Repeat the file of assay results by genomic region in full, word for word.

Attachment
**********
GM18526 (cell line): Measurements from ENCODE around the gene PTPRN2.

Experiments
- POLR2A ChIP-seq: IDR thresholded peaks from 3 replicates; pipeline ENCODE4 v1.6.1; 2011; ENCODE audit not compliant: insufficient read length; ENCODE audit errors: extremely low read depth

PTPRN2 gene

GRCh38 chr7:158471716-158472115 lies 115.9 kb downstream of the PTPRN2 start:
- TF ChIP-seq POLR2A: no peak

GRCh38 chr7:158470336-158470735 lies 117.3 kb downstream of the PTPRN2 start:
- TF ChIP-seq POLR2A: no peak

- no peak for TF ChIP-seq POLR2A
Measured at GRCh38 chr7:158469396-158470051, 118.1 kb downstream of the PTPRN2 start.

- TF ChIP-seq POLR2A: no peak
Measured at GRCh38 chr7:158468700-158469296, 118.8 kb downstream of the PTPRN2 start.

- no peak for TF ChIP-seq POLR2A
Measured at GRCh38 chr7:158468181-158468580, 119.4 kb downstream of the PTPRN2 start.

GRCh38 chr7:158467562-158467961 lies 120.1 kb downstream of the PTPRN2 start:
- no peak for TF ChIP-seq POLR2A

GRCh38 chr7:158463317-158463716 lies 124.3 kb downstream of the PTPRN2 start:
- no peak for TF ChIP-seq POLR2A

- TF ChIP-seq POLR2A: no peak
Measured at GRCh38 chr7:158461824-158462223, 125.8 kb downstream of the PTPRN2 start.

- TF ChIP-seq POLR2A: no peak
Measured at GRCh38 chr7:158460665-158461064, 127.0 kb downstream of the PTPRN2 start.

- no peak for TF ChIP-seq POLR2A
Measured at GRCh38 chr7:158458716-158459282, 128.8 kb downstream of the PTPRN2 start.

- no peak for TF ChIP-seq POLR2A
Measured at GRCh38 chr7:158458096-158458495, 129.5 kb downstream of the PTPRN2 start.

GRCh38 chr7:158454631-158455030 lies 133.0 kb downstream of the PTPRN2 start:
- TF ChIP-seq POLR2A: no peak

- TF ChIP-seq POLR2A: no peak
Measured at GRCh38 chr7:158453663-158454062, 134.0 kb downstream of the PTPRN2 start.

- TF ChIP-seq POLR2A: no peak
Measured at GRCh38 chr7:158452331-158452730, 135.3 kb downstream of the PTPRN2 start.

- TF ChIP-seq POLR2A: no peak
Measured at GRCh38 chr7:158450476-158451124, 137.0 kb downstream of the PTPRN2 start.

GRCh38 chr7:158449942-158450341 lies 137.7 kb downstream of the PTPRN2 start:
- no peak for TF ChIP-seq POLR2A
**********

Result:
GM18526 (cell line): Measurements from ENCODE around the gene PTPRN2.

Experiments
- POLR2A ChIP-seq: IDR thresholded peaks from 3 replicates; pipeline ENCODE4 v1.6.1; 2011; ENCODE audit not compliant: insufficient read length; ENCODE audit errors: extremely low read depth

PTPRN2 gene

GRCh38 chr7:158471716-158472115 lies 115.9 kb downstream of the PTPRN2 start:
- TF ChIP-seq POLR2A: no peak

GRCh38 chr7:158470336-158470735 lies 117.3 kb downstream of the PTPRN2 start:
- TF ChIP-seq POLR2A: no peak

- no peak for TF ChIP-seq POLR2A
Measured at GRCh38 chr7:158469396-158470051, 118.1 kb downstream of the PTPRN2 start.

- TF ChIP-seq POLR2A: no peak
Measured at GRCh38 chr7:158468700-158469296, 118.8 kb downstream of the PTPRN2 start.

- no peak for TF ChIP-seq POLR2A
Measured at GRCh38 chr7:158468181-158468580, 119.4 kb downstream of the PTPRN2 start.

GRCh38 chr7:158467562-158467961 lies 120.1 kb downstream of the PTPRN2 start:
- no peak for TF ChIP-seq POLR2A

GRCh38 chr7:158463317-158463716 lies 124.3 kb downstream of the PTPRN2 start:
- no peak for TF ChIP-seq POLR2A

- TF ChIP-seq POLR2A: no peak
Measured at GRCh38 chr7:158461824-158462223, 125.8 kb downstream of the PTPRN2 start.

- TF ChIP-seq POLR2A: no peak
Measured at GRCh38 chr7:158460665-158461064, 127.0 kb downstream of the PTPRN2 start.

- no peak for TF ChIP-seq POLR2A
Measured at GRCh38 chr7:158458716-158459282, 128.8 kb downstream of the PTPRN2 start.

- no peak for TF ChIP-seq POLR2A
Measured at GRCh38 chr7:158458096-158458495, 129.5 kb downstream of the PTPRN2 start.

GRCh38 chr7:158454631-158455030 lies 133.0 kb downstream of the PTPRN2 start:
- TF ChIP-seq POLR2A: no peak

- TF ChIP-seq POLR2A: no peak
Measured at GRCh38 chr7:158453663-158454062, 134.0 kb downstream of the PTPRN2 start.

- TF ChIP-seq POLR2A: no peak
Measured at GRCh38 chr7:158452331-158452730, 135.3 kb downstream of the PTPRN2 start.

- TF ChIP-seq POLR2A: no peak
Measured at GRCh38 chr7:158450476-158451124, 137.0 kb downstream of the PTPRN2 start.

GRCh38 chr7:158449942-158450341 lies 137.7 kb downstream of the PTPRN2 start:
- no peak for TF ChIP-seq POLR2A